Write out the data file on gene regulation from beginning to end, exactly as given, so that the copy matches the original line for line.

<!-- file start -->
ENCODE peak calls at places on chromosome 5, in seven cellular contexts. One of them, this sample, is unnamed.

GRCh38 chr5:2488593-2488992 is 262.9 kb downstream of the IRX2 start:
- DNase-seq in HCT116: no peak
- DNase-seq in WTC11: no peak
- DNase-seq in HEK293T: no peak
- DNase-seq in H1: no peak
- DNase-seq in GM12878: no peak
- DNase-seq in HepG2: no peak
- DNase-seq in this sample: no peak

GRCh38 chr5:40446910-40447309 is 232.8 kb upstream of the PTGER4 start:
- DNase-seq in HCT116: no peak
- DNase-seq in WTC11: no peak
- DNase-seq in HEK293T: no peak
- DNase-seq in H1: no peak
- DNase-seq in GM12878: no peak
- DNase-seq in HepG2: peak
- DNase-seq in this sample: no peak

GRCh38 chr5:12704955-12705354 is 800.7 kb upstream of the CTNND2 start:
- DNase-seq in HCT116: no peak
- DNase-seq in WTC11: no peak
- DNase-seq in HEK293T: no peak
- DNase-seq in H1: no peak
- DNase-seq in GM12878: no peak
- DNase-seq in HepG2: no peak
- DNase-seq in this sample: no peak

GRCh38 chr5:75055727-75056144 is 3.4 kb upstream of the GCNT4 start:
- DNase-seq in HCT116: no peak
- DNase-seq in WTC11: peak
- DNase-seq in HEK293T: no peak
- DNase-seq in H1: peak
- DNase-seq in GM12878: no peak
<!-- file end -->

ENCODE peak calls at places on chromosome 5, in seven cellular contexts. One of them, this sample, is unnamed.

GRCh38 chr5:2488593-2488992 is 262.9 kb downstream of the IRX2 start:
- DNase-seq in HCT116: no peak
- DNase-seq in WTC11: no peak
- DNase-seq in HEK293T: no peak
- DNase-seq in H1: no peak
- DNase-seq in GM12878: no peak
- DNase-seq in HepG2: no peak
- DNase-seq in this sample: no peak

GRCh38 chr5:40446910-40447309 is 232.8 kb upstream of the PTGER4 start:
- DNase-seq in HCT116: no peak
- DNase-seq in WTC11: no peak
- DNase-seq in HEK293T: no peak
- DNase-seq in H1: no peak
- DNase-seq in GM12878: no peak
- DNase-seq in HepG2: peak
- DNase-seq in this sample: no peak

GRCh38 chr5:12704955-12705354 is 800.7 kb upstream of the CTNND2 start:
- DNase-seq in HCT116: no peak
- DNase-seq in WTC11: no peak
- DNase-seq in HEK293T: no peak
- DNase-seq in H1: no peak
- DNase-seq in GM12878: no peak
- DNase-seq in HepG2: no peak
- DNase-seq in this sample: no peak

GRCh38 chr5:75055727-75056144 is 3.4 kb upstream of the GCNT4 start:
- DNase-seq in HCT116: no peak
- DNase-seq in WTC11: peak
- DNase-seq in HEK293T: no peak
- DNase-seq in H1: peak
- DNase-seq in GM12878: no peak